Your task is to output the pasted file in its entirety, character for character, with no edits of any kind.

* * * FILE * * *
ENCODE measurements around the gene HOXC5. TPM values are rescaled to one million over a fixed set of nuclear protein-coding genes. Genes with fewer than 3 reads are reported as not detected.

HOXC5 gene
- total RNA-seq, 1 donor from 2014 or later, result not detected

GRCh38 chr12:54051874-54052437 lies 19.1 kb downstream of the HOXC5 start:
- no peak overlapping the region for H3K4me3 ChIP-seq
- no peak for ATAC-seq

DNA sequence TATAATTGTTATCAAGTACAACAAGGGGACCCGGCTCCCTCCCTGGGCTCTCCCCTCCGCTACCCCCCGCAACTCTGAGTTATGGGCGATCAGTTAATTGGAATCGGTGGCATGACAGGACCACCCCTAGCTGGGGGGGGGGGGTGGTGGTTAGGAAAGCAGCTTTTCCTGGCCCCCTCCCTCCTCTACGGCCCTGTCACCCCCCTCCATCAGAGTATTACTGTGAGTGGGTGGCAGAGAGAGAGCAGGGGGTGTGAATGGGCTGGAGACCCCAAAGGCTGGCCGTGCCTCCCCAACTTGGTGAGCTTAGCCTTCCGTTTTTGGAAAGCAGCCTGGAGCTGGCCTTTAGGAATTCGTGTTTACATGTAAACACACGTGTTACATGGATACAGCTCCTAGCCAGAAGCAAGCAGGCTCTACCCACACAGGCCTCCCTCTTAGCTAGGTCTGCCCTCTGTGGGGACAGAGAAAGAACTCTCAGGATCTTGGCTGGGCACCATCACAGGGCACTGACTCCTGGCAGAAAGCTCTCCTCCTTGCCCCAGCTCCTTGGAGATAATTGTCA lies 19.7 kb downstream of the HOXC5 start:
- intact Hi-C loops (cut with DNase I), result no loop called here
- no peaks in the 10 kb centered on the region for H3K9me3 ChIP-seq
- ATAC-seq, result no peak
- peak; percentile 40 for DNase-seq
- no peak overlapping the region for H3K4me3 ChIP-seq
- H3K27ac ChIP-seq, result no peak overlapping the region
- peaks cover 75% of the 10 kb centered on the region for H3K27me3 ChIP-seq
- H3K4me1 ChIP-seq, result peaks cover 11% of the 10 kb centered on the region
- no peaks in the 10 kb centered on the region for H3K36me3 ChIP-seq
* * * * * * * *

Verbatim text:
ENCODE measurements around the gene HOXC5. TPM values are rescaled to one million over a fixed set of nuclear protein-coding genes. Genes with fewer than 3 reads are reported as not detected.

HOXC5 gene
- total RNA-seq, 1 donor from 2014 or later, result not detected

GRCh38 chr12:54051874-54052437 lies 19.1 kb downstream of the HOXC5 start:
- no peak overlapping the region for H3K4me3 ChIP-seq
- no peak for ATAC-seq

DNA sequence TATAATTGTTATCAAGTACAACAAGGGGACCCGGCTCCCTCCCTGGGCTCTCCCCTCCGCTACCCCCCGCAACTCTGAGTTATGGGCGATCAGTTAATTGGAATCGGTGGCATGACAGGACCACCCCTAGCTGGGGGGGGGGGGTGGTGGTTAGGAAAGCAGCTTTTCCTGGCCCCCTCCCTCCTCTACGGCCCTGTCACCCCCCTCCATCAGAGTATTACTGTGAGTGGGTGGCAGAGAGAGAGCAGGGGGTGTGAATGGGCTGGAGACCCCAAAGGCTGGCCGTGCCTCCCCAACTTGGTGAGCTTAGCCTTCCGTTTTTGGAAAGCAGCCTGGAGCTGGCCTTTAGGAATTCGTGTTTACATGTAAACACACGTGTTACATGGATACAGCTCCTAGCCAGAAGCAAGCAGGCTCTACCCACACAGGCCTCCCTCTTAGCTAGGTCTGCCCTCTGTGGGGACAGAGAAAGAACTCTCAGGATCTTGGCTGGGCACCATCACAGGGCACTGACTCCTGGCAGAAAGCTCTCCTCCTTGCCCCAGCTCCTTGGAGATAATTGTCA lies 19.7 kb downstream of the HOXC5 start:
- intact Hi-C loops (cut with DNase I), result no loop called here
- no peaks in the 10 kb centered on the region for H3K9me3 ChIP-seq
- ATAC-seq, result no peak
- peak; percentile 40 for DNase-seq
- no peak overlapping the region for H3K4me3 ChIP-seq
- H3K27ac ChIP-seq, result no peak overlapping the region
- peaks cover 75% of the 10 kb centered on the region for H3K27me3 ChIP-seq
- H3K4me1 ChIP-seq, result peaks cover 11% of the 10 kb centered on the region
- no peaks in the 10 kb centered on the region for H3K36me3 ChIP-seq